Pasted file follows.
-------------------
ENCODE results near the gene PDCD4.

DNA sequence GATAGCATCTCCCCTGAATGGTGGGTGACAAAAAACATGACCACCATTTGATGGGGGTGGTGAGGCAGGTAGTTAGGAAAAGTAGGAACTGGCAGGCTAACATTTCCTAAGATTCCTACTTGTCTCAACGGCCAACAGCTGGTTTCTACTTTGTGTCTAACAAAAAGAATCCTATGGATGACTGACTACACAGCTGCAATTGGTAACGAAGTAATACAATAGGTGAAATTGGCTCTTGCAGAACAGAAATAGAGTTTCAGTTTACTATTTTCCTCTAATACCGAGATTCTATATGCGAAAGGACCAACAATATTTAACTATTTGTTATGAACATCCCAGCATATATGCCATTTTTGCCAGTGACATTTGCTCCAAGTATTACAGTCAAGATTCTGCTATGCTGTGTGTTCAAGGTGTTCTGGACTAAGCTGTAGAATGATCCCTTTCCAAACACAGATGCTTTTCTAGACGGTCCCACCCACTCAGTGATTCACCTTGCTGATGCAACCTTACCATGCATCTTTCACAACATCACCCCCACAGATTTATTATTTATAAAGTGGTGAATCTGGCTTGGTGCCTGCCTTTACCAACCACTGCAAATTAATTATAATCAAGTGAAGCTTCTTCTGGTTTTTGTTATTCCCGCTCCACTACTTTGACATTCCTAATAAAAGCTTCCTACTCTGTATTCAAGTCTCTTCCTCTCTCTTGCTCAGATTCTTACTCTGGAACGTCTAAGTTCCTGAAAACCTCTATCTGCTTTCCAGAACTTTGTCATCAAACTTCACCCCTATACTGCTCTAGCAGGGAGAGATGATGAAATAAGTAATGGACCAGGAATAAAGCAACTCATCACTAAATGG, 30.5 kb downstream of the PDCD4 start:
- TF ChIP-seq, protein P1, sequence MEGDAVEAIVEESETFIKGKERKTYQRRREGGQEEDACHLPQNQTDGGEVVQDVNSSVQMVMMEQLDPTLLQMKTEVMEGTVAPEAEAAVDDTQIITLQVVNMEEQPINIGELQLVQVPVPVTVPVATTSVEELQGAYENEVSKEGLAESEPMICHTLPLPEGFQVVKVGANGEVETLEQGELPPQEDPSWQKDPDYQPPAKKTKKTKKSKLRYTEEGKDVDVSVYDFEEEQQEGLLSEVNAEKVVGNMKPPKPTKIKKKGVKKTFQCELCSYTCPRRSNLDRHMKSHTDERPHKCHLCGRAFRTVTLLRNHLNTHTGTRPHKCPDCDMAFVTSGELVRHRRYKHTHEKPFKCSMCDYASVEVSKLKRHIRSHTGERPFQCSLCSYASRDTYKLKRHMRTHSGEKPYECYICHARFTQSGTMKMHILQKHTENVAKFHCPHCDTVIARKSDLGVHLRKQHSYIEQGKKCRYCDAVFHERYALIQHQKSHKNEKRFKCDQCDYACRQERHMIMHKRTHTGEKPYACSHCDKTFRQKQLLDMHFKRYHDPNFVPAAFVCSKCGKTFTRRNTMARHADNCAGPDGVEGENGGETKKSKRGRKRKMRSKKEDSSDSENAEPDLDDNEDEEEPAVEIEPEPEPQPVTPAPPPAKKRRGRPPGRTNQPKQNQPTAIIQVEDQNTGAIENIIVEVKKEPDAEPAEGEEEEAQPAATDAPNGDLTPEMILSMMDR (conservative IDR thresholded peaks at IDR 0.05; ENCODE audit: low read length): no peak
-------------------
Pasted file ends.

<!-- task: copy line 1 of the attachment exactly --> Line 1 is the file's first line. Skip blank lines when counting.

ENCODE results near the gene PDCD4.